2 of 2 people found the following review helpful
5.0 out of 5 stars My first Hou experince is a near revelation Jan. 6 2010
By Le_Samourai - Published on Amazon.com
Format:DVD
Goodbye South Goodbye opens to the image of a dour and impassive entrepreneur and marginal gangster named Gao (Jack Gao), his volatile and image-conscious associate, Flathead (Giong Lim), and a lackadaisical, drug addicted occasional prostitute named Pretzel (Annie Shizuka Inoh) riding on a passenger train to an unspecified destination. Gao receives a telephone call, but is unable to obtain a clear signal from his cellular phone, and loses contact. It is a subtle reflection of the protagonists' own unarticulated sense of profound disconnection. Without a clear sense of purpose or direction, Gao and his friends seemingly exist only through the pursuit of money: anonymous transactions, back room gambling, get-rich-quick schemes, ill conceived business ventures, exploiting government subsidies, and racketeering. Alone with his girlfriend Ying (Hsu Kuei-Ying), Gao reveals his latest plan to finalize an investment in Shenyang to open a restaurant as a means of getting into the profitable entertainment business with his friends, rationalizing that their success is guaranteed as long as they have the proper "relationships". Yet in a later, subtly humorous scene, the friends are shown operating their own restaurant, and quickly find themselves ill suited, unmotivated, and incompetent in managing the day to day affairs of the business, as Flathead shirks his duties by impolitely barking out orders in front of customers, and Pretzel attempts to convince the patrons into accepting an incorrect drink order. Despite their inexhaustible quest for money, their ultimate dream proves to be undefined, intangible, and ultimately elusive.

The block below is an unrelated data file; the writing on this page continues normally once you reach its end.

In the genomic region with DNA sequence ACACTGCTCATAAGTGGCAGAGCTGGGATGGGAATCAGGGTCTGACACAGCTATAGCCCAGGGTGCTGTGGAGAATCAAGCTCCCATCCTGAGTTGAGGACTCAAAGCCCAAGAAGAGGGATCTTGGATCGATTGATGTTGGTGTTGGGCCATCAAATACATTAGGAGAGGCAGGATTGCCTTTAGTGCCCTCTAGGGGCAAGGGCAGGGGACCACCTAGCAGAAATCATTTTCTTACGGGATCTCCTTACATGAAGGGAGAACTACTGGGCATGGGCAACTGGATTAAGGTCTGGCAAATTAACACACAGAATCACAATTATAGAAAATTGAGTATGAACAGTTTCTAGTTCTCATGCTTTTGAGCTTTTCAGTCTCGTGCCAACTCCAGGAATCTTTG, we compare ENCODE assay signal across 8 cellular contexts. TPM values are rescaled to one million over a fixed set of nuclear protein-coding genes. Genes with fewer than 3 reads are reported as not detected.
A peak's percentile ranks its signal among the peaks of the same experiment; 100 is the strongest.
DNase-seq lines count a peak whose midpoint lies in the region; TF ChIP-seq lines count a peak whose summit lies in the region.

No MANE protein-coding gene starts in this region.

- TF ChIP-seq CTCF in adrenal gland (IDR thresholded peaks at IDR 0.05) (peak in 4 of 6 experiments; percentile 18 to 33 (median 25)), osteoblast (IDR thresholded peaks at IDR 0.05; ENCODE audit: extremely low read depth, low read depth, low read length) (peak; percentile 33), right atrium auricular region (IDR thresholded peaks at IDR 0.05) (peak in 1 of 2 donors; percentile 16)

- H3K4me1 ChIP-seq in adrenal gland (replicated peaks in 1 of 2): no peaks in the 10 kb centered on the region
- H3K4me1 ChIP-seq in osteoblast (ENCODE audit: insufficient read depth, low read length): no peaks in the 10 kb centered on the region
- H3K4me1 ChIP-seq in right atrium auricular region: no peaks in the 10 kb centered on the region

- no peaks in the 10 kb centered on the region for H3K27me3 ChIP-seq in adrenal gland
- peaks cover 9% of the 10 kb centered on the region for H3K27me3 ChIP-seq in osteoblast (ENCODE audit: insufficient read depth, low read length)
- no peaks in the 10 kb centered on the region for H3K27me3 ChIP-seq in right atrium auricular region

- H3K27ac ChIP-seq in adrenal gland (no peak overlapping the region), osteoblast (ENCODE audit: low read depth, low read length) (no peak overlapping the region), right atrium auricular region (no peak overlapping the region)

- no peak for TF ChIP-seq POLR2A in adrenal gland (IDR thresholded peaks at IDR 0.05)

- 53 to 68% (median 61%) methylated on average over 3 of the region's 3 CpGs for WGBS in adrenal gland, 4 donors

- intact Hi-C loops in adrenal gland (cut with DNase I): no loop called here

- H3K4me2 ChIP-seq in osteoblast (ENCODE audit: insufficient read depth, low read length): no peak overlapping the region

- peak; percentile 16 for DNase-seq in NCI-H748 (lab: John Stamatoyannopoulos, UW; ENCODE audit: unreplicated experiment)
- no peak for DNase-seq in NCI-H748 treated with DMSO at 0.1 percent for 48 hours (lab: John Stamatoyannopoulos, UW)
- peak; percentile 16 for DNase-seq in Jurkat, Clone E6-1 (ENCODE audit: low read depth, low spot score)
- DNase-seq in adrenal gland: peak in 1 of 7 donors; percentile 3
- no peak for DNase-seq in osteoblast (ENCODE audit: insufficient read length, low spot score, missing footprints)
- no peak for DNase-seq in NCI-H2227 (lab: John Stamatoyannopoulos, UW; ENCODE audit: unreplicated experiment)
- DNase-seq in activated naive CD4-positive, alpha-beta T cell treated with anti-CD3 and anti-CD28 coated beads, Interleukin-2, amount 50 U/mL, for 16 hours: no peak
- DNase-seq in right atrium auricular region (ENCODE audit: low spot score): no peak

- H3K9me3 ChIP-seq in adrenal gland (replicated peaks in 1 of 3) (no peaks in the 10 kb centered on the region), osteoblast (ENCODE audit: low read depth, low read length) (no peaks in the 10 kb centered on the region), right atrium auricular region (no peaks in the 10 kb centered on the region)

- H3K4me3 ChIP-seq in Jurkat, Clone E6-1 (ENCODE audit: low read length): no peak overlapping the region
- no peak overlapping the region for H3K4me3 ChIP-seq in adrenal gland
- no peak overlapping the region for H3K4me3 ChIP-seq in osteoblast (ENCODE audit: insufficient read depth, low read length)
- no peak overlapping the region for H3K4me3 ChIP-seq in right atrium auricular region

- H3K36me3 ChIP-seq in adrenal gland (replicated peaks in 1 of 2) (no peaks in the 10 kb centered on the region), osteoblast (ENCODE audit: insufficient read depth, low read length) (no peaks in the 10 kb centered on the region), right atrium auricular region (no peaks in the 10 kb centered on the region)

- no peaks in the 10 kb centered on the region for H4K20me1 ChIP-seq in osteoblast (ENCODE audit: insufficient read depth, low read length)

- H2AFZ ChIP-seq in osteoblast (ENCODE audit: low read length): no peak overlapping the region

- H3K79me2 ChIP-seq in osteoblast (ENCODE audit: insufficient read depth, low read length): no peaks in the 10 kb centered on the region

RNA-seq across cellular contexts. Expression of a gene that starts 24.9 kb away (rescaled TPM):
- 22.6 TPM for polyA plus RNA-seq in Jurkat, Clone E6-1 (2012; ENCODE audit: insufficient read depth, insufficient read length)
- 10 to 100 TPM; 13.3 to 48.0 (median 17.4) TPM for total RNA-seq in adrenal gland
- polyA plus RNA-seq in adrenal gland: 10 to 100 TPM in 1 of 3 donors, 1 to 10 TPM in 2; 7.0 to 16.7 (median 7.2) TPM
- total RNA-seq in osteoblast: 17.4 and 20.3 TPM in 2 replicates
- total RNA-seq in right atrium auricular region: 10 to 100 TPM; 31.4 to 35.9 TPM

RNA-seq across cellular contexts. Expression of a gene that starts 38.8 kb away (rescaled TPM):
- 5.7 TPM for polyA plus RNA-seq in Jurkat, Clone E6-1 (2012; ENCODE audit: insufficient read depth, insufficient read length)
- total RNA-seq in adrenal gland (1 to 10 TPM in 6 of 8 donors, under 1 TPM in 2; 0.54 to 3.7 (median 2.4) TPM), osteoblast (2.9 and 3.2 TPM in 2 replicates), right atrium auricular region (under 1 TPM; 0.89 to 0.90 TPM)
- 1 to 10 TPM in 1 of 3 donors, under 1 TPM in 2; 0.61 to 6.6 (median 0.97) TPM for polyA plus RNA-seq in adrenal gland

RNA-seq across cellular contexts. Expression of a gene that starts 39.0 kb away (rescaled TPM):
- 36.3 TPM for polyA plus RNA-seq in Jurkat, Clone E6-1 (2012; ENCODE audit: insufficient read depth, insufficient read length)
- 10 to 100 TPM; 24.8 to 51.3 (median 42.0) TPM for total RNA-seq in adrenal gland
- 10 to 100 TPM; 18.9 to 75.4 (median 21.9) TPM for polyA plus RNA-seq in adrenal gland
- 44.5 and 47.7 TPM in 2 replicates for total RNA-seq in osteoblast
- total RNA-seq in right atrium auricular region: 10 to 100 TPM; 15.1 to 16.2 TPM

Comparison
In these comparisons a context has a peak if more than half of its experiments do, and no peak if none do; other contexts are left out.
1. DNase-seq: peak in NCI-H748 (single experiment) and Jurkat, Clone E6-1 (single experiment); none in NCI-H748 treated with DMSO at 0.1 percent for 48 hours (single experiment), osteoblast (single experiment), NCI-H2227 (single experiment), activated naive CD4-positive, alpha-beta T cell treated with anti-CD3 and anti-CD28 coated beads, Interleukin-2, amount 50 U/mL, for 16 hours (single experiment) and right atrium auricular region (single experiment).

Hou Hsiao Hsien presents a visually breathtaking, hypnotic, and understatedly poignant examination of rootlessness, secularity, and alienation in Goodbye South Goodbye. Using a kinetic, Western-influenced soundtrack, long takes, and mesmerizing, interstitial traveling shots, Hou encapsulates the fluidity of movement as a visual metaphor for the escapism and drug induced haze of the aimless protagonists: the image of a constant velocity train traversing the railroad tracks; Gao, Flathead, and Pretzel weaving through near empty suburban streets on motorcycles; the color tinted perspective from a windshield as a car navigates through traffic. Through the characters' repeated pursuit of oblivion, Hou captures the transience and generational disconnection of contemporary Taiwanese from their traditional and cultural past. Inevitably, Goodbye South Goodbye is a haunting reflection of the confusion and pain of a lost national identity - an intoxicating elegy of motion and stasis, modernization and tradition, hope and nihilism.
4 of 5 people found the following review helpful
4.0 out of 5 stars "So Far Away, Almost There" Jan. 2 2008
By Suzanne - Published on Amazon.com
Format:DVD
This was my 3rd Hou Hsiao-hsien film and in many ways it is a departure from his earlier work. Hou has often been compared to Ozu, both in terms of style, in how they rely on stationary, still camera shots and long takes, and in the subject matter in dealing with people and families in changing society and culture climates. However, this comparison is more evident in films like A City of Sadness or Café Lumiere than in Goodbye South, Goodbye (GSG). In GSG, Hou borrows from another legendary Japanese director in Kenji Mizoguchi. Mizoguchi's trademark of the elegant, moving camera (usually by way of crane shots) is all over GSG. Hou's long take is still in effect, and I'd guess that most takes average well over a minute in length. It's often this aspect - of staying with a scene when not much is happening - that turns many off to Hou's films.